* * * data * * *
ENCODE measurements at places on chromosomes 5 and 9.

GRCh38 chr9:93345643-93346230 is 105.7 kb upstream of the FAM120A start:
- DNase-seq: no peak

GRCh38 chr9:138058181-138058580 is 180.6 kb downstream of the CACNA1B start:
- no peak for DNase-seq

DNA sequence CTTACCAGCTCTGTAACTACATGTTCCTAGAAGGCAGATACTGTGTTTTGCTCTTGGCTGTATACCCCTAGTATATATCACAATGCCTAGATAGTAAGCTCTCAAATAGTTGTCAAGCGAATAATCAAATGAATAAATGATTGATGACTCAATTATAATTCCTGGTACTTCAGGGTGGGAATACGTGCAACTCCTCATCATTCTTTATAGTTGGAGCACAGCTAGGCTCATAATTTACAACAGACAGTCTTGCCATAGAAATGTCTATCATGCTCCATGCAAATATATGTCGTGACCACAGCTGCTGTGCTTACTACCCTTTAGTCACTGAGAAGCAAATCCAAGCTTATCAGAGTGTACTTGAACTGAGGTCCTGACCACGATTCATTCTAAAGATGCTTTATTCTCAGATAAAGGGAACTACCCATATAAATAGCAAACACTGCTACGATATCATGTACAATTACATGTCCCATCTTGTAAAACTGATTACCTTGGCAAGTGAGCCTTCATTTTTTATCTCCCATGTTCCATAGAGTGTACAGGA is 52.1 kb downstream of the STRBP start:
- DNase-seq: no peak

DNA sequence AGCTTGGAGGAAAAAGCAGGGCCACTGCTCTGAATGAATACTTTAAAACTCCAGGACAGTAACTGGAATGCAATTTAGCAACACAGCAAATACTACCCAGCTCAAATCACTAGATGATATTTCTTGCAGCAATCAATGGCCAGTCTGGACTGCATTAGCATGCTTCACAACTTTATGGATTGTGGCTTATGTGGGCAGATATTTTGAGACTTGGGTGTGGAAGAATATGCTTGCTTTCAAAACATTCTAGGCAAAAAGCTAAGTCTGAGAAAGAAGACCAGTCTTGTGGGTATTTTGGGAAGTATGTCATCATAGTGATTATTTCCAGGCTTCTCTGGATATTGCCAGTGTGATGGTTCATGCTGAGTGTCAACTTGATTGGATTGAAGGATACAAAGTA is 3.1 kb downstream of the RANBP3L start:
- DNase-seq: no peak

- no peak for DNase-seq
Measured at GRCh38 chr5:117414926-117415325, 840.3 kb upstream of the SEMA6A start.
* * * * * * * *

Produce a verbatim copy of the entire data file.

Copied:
ENCODE measurements at places on chromosomes 5 and 9.

GRCh38 chr9:93345643-93346230 is 105.7 kb upstream of the FAM120A start:
- DNase-seq: no peak

GRCh38 chr9:138058181-138058580 is 180.6 kb downstream of the CACNA1B start:
- no peak for DNase-seq

DNA sequence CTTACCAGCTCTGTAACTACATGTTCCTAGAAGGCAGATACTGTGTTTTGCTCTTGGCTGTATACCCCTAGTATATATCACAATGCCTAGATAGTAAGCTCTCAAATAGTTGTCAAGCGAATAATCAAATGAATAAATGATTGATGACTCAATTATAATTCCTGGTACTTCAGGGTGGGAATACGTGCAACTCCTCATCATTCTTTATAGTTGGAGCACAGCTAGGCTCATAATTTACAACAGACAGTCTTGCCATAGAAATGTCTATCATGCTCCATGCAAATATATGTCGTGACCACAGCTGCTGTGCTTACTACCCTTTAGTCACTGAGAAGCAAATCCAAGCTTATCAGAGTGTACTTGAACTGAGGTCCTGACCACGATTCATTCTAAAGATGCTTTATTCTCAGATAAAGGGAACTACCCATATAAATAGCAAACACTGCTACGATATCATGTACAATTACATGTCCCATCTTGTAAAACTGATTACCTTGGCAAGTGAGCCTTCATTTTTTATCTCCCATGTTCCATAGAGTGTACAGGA is 52.1 kb downstream of the STRBP start:
- DNase-seq: no peak

DNA sequence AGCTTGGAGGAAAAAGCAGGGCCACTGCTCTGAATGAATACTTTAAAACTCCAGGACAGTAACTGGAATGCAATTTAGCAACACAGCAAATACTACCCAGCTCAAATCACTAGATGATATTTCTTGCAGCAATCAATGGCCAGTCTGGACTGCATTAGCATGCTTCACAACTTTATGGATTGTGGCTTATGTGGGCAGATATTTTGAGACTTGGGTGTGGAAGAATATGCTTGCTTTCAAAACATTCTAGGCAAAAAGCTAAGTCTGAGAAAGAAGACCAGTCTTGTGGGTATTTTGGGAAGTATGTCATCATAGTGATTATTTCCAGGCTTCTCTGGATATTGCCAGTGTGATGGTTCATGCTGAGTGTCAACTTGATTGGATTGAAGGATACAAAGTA is 3.1 kb downstream of the RANBP3L start:
- DNase-seq: no peak

- no peak for DNase-seq
Measured at GRCh38 chr5:117414926-117415325, 840.3 kb upstream of the SEMA6A start.